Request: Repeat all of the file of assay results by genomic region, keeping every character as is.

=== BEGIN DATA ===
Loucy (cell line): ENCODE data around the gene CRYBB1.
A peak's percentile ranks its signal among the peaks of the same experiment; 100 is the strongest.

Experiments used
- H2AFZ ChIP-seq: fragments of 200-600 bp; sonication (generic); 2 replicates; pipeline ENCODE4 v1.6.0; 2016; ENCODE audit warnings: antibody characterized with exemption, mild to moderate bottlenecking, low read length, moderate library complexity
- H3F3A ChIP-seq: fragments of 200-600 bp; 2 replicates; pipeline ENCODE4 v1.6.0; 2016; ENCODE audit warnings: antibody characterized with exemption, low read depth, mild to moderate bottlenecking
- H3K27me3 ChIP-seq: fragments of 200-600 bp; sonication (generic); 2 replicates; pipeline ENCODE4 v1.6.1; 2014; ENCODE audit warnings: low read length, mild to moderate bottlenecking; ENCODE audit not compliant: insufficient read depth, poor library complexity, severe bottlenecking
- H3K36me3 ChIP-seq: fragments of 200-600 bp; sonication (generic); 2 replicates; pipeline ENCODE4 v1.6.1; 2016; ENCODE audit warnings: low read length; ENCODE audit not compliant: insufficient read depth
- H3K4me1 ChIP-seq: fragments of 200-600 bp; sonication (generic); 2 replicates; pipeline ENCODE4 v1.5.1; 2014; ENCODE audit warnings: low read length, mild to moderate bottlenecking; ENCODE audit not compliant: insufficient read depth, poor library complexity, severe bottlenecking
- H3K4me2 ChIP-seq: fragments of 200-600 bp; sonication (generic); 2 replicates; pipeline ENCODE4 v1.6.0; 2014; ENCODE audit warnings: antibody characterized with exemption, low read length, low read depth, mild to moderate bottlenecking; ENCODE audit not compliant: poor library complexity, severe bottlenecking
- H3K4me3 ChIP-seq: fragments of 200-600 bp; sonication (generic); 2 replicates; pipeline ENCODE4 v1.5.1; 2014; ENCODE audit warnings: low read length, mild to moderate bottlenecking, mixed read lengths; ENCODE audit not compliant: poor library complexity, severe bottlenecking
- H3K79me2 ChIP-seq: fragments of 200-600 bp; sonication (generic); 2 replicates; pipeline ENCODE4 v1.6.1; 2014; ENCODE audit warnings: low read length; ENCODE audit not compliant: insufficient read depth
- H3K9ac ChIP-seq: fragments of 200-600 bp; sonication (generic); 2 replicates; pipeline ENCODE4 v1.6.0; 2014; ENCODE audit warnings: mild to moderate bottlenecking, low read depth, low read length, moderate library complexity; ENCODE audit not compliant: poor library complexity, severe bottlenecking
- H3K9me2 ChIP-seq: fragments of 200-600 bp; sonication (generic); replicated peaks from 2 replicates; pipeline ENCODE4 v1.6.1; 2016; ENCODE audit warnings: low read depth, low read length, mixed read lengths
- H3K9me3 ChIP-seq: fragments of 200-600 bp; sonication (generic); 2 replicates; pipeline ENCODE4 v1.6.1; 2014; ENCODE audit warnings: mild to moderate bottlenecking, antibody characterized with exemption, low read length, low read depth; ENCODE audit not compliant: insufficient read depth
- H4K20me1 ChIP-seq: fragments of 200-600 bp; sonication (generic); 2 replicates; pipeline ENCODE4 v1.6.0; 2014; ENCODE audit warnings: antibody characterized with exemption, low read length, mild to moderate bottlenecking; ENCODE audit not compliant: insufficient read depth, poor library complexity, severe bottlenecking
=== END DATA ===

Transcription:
Loucy (cell line): ENCODE data around the gene CRYBB1.
A peak's percentile ranks its signal among the peaks of the same experiment; 100 is the strongest.

Experiments used
- H2AFZ ChIP-seq: fragments of 200-600 bp; sonication (generic); 2 replicates; pipeline ENCODE4 v1.6.0; 2016; ENCODE audit warnings: antibody characterized with exemption, mild to moderate bottlenecking, low read length, moderate library complexity
- H3F3A ChIP-seq: fragments of 200-600 bp; 2 replicates; pipeline ENCODE4 v1.6.0; 2016; ENCODE audit warnings: antibody characterized with exemption, low read depth, mild to moderate bottlenecking
- H3K27me3 ChIP-seq: fragments of 200-600 bp; sonication (generic); 2 replicates; pipeline ENCODE4 v1.6.1; 2014; ENCODE audit warnings: low read length, mild to moderate bottlenecking; ENCODE audit not compliant: insufficient read depth, poor library complexity, severe bottlenecking
- H3K36me3 ChIP-seq: fragments of 200-600 bp; sonication (generic); 2 replicates; pipeline ENCODE4 v1.6.1; 2016; ENCODE audit warnings: low read length; ENCODE audit not compliant: insufficient read depth
- H3K4me1 ChIP-seq: fragments of 200-600 bp; sonication (generic); 2 replicates; pipeline ENCODE4 v1.5.1; 2014; ENCODE audit warnings: low read length, mild to moderate bottlenecking; ENCODE audit not compliant: insufficient read depth, poor library complexity, severe bottlenecking
- H3K4me2 ChIP-seq: fragments of 200-600 bp; sonication (generic); 2 replicates; pipeline ENCODE4 v1.6.0; 2014; ENCODE audit warnings: antibody characterized with exemption, low read length, low read depth, mild to moderate bottlenecking; ENCODE audit not compliant: poor library complexity, severe bottlenecking
- H3K4me3 ChIP-seq: fragments of 200-600 bp; sonication (generic); 2 replicates; pipeline ENCODE4 v1.5.1; 2014; ENCODE audit warnings: low read length, mild to moderate bottlenecking, mixed read lengths; ENCODE audit not compliant: poor library complexity, severe bottlenecking
- H3K79me2 ChIP-seq: fragments of 200-600 bp; sonication (generic); 2 replicates; pipeline ENCODE4 v1.6.1; 2014; ENCODE audit warnings: low read length; ENCODE audit not compliant: insufficient read depth
- H3K9ac ChIP-seq: fragments of 200-600 bp; sonication (generic); 2 replicates; pipeline ENCODE4 v1.6.0; 2014; ENCODE audit warnings: mild to moderate bottlenecking, low read depth, low read length, moderate library complexity; ENCODE audit not compliant: poor library complexity, severe bottlenecking
- H3K9me2 ChIP-seq: fragments of 200-600 bp; sonication (generic); replicated peaks from 2 replicates; pipeline ENCODE4 v1.6.1; 2016; ENCODE audit warnings: low read depth, low read length, mixed read lengths
- H3K9me3 ChIP-seq: fragments of 200-600 bp; sonication (generic); 2 replicates; pipeline ENCODE4 v1.6.1; 2014; ENCODE audit warnings: mild to moderate bottlenecking, antibody characterized with exemption, low read length, low read depth; ENCODE audit not compliant: insufficient read depth
- H4K20me1 ChIP-seq: fragments of 200-600 bp; sonication (generic); 2 replicates; pipeline ENCODE4 v1.6.0; 2014; ENCODE audit warnings: antibody characterized with exemption, low read length, mild to moderate bottlenecking; ENCODE audit not compliant: insufficient read depth, poor library complexity, severe bottlenecking